The trial was conducted by a cooperation between the University of Bristol and the National Health Service Blood and Transplant (NHSBT), a government body which oversees blood and organ transplants in the United Kingdom. They published their findings in the journal Nature Communications
Previously, scientists wishing to grow red blood cells relied on stem cells — but they were never able to produce very much.
An erythroblast is an immature red blood cell; unlike mature cells, they have nucleuses. An erythroblast produces about 50,000 red blood cells, then dies — which is a problem, because a pint of blood contains 1 trillion red cells. The Bristol team successfully "immortalized" the erythroblasts, meaning they will continue to produce mature red blood cells indefinitely.
"Previous approaches to producing red blood cells have relied on various sources of stem cells which can only presently produce very limited quantities," Dr Jan Frayne with Bristol's School of Biochemistry said in a statement.
"By taking an alternative approach we have generated the first human immortalised adult erythroid line (Bristol Erythroid Line Adult or BEL-A), and in doing so, have demonstrated a feasible way to sustainably manufacture red cells for clinical use from in vitro culture… we've grown liters of it."
Growing red blood cells has numerous benefits. A cheap, reliable method of producing blood would not only help address the never-ending demand for donations, but would also reduce (or even eliminate) the risk of disease transmission during blood transfusions. After all, lab-grown blood is very unlikely to be carrying a bloodborne illness compared to donor blood. It would also allow for those with rare blood types to have easier access to transfusions.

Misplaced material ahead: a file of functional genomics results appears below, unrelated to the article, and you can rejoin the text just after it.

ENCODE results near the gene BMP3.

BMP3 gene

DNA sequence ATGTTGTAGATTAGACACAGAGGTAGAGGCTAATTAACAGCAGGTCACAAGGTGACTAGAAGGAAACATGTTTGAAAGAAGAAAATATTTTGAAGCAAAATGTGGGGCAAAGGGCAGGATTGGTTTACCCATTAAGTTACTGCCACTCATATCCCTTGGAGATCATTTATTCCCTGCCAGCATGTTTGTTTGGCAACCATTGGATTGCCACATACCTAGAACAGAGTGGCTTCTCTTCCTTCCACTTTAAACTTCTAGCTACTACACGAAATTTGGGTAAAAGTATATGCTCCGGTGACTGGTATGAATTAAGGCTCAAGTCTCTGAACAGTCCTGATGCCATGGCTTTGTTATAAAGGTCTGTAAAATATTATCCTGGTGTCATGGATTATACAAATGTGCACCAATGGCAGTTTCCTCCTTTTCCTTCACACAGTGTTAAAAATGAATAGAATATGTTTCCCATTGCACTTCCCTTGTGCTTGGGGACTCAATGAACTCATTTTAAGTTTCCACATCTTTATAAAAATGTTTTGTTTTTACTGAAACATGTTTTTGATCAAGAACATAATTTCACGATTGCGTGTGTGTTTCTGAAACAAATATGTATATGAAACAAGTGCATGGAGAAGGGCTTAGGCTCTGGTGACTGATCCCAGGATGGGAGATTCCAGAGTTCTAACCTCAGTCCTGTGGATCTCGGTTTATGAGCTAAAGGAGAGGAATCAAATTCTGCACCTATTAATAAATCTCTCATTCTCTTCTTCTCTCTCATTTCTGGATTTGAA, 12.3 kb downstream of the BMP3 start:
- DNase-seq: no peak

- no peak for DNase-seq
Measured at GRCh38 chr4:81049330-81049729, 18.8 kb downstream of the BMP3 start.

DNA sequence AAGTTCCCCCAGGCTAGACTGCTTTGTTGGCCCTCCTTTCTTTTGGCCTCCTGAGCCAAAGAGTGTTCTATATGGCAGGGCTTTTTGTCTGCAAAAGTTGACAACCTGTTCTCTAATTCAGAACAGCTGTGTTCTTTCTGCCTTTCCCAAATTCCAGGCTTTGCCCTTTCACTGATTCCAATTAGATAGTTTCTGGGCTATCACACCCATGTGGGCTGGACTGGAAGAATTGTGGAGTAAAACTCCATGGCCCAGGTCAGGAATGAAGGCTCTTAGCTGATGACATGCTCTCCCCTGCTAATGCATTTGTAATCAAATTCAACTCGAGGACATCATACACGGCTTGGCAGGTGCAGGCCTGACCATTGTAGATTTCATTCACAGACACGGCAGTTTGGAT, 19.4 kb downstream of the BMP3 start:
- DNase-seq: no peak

"Scientists have been working for years on how to manufacture red blood cells to offer an alternative to donated blood to treat patients," said Professor Dave Anstee, Director of the research unit.
"The patients who stand to potentially benefit most are those with complex and life-limiting conditions like sickle cell disease and thalassemia, which can require multiple transfusions of well-matched blood. The intention is not to replace blood donation but provide specialist treatment for specific patient groups."
NHS Blood and Transplant has announced plans for human trials of their manufactured blood before the end of 2017. However, they will not be using the BEL-A blood, but instead manufactured red cells from stem cells collected from blood donations.
The team cautioned that large-scale production of artificial blood is still a far-away goal, with the purpose of BEL-A to be assist in donations. "There is a bioengineering challenge," said Anstee to the BBC. "To produce that much at scale is quite a challenge, and really the next phase of our work is to look at methods of expanding the yield."
The World Health Organization reports that roughly 108 million pints of blood are collected globally every year, but the majority of countries in the world have a higher demand for blood than supply.